Lacquer Ware is an antique craft of India and Kutch also. The Slices/ ‘Lac' or ‘Lakh' is originally come from the Sanskrit Slices/ which means hundred thousand. The material Lac is arisen from a little insect which discharges a sticky substance to shape itself a protecting cover. It takes about one lakh and fifty thousands insects to make just half a kilogram of shellac. The insect lives in particular types of trees including Babul which is common in Kutch.
Wood of the tree Babul is given a irregular shape by using an axe. Afterwards, it is twisted on a simple short lathe (Machine for shaping woods), called as Sanghedas using a shape. A coloured lac stick is useful on the rotating wood to give the wood a tough solid level, while it is still on lathe. Then, by pressing another piece of wood against it, resistance causes the lac to warm and liquefy and therefore, spreading it into a still covering the wood with a tough solid coat. An application of groundnut oil is used to make the final process without any difficulty.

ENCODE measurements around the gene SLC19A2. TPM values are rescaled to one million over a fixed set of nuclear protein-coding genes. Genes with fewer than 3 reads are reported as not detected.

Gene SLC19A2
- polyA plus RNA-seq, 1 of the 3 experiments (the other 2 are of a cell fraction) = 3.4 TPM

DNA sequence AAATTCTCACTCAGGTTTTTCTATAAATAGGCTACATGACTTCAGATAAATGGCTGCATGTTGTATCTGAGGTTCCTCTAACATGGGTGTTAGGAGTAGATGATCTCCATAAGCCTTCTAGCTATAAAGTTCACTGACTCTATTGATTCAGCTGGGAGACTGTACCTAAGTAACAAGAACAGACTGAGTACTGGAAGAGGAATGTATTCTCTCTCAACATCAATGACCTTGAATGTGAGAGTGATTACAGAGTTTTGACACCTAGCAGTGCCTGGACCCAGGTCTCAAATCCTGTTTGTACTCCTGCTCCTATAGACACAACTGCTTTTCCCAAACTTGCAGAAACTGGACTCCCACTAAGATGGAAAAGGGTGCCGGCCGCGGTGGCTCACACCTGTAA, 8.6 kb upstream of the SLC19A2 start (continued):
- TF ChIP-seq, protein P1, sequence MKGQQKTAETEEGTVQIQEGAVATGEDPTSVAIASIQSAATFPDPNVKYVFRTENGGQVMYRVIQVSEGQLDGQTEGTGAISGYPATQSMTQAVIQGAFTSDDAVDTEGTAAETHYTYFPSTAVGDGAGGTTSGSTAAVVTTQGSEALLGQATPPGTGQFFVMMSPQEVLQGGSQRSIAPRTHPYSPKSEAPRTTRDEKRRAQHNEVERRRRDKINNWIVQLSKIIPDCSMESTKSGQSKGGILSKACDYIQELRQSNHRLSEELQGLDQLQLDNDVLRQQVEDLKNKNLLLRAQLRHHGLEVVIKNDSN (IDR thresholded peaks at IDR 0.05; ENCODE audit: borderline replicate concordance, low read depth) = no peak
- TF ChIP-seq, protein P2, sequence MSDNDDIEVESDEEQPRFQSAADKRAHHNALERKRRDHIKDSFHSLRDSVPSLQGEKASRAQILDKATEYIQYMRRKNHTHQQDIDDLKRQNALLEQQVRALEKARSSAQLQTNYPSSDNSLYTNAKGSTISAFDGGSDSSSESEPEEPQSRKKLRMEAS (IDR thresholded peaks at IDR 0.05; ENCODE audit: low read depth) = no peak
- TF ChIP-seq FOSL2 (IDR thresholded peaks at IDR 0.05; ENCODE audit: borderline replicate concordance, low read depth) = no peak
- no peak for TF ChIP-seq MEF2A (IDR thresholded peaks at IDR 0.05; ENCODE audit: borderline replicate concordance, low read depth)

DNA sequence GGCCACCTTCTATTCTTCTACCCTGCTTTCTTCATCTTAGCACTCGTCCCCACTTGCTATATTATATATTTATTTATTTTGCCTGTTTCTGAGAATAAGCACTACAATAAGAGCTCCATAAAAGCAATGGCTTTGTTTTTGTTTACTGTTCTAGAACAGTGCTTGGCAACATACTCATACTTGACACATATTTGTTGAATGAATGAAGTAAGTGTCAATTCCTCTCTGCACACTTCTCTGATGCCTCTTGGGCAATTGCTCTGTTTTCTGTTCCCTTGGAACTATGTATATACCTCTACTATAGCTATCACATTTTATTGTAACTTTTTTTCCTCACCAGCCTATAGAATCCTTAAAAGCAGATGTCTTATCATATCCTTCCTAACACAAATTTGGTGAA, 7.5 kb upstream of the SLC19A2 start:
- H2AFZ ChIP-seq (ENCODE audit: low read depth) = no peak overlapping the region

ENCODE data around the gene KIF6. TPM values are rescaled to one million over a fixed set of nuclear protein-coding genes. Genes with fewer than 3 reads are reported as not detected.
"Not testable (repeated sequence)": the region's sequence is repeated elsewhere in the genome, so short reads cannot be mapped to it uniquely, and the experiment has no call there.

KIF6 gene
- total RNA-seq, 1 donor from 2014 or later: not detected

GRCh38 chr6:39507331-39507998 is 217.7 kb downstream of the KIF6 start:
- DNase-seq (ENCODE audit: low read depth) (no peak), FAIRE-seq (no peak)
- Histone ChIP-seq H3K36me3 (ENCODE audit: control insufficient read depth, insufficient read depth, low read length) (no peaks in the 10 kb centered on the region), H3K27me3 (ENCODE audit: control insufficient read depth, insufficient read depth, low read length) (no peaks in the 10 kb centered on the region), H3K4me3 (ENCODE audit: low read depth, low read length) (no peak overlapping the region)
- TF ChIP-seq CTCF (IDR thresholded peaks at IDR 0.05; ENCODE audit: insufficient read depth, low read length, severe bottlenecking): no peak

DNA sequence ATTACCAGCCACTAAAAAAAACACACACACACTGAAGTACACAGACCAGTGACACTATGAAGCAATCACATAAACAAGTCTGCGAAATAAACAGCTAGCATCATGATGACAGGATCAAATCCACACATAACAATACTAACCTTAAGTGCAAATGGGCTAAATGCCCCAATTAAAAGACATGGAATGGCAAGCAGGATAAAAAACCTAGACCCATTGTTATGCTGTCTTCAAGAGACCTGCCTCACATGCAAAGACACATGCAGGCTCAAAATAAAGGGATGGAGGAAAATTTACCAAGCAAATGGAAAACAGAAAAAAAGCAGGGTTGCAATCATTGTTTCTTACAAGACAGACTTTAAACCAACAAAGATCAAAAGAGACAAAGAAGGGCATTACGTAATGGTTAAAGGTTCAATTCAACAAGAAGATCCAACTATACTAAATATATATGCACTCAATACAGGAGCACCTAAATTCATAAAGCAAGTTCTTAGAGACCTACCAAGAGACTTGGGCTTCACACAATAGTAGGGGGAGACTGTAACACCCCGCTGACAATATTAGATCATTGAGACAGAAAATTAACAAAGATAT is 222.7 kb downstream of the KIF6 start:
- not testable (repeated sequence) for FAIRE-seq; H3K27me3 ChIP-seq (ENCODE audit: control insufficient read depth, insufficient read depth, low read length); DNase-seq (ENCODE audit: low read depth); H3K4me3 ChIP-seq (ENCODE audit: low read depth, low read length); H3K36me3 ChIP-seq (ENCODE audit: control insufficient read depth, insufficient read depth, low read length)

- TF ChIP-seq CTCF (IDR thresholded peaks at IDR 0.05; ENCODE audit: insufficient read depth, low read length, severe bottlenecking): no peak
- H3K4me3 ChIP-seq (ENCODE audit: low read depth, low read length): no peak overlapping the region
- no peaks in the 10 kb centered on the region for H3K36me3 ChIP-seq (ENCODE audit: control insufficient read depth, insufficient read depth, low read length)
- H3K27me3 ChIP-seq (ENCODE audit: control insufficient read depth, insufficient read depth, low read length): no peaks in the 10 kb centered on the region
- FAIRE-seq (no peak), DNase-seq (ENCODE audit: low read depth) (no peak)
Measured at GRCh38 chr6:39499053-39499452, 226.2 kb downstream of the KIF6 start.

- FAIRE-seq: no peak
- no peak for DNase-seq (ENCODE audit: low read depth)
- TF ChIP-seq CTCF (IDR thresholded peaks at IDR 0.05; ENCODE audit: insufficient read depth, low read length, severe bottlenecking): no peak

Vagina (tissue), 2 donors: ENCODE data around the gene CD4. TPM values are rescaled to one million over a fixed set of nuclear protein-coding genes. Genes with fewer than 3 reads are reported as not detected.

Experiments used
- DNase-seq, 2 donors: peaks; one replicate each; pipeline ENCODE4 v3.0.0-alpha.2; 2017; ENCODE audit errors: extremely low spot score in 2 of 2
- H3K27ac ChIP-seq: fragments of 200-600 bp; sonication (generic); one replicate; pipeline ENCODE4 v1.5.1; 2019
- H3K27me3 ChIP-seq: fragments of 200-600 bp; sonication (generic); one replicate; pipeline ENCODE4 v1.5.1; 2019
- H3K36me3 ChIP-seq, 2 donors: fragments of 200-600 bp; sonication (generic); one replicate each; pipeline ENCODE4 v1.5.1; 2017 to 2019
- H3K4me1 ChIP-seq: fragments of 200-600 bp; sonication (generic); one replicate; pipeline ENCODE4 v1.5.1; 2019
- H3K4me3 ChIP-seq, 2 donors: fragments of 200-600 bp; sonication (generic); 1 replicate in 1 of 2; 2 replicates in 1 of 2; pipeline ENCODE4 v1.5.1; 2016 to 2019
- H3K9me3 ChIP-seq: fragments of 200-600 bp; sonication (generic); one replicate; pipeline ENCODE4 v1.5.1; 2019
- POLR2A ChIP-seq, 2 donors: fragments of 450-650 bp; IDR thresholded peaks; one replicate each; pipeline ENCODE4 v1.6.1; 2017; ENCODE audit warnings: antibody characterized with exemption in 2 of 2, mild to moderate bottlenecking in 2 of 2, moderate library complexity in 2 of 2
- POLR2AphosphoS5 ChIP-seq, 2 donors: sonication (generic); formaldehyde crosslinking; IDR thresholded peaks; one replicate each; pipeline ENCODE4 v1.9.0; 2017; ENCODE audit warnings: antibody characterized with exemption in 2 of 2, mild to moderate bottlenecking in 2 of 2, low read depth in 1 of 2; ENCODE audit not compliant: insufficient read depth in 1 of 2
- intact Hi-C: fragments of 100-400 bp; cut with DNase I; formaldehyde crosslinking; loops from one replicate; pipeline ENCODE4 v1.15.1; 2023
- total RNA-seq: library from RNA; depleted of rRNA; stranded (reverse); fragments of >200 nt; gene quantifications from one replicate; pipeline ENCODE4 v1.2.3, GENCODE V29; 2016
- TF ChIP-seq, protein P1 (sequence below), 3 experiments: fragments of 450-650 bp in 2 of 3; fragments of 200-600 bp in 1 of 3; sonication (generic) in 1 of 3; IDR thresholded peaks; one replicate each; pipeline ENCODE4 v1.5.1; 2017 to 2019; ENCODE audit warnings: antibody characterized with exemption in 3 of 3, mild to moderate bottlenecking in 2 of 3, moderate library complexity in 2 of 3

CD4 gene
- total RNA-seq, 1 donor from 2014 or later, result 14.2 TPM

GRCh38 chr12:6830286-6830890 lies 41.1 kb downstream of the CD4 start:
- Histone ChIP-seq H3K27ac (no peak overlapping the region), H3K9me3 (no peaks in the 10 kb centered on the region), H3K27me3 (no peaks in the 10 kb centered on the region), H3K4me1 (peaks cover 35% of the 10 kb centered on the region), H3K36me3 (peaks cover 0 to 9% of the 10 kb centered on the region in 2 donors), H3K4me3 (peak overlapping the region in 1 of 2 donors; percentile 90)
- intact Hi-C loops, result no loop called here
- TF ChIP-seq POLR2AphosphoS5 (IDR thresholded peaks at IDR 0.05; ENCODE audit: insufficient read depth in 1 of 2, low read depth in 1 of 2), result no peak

By operating different colours in layers, a variety of effects are accomplished. Often, a top layer of the colour is chiseled off in a geometric or flower-patterned to expose the colours below.
Lacquer Ware is a twisted wood covered with coloured and often patterned lacquer. The main lacquer Ware products of Kutch are chakla – velan (Chapatti roller and board), charpai (bedsteads) toys, bajoth (stool), khandani (grinder and mortars) pots for storing spices and dandia (sticks to play folk dance).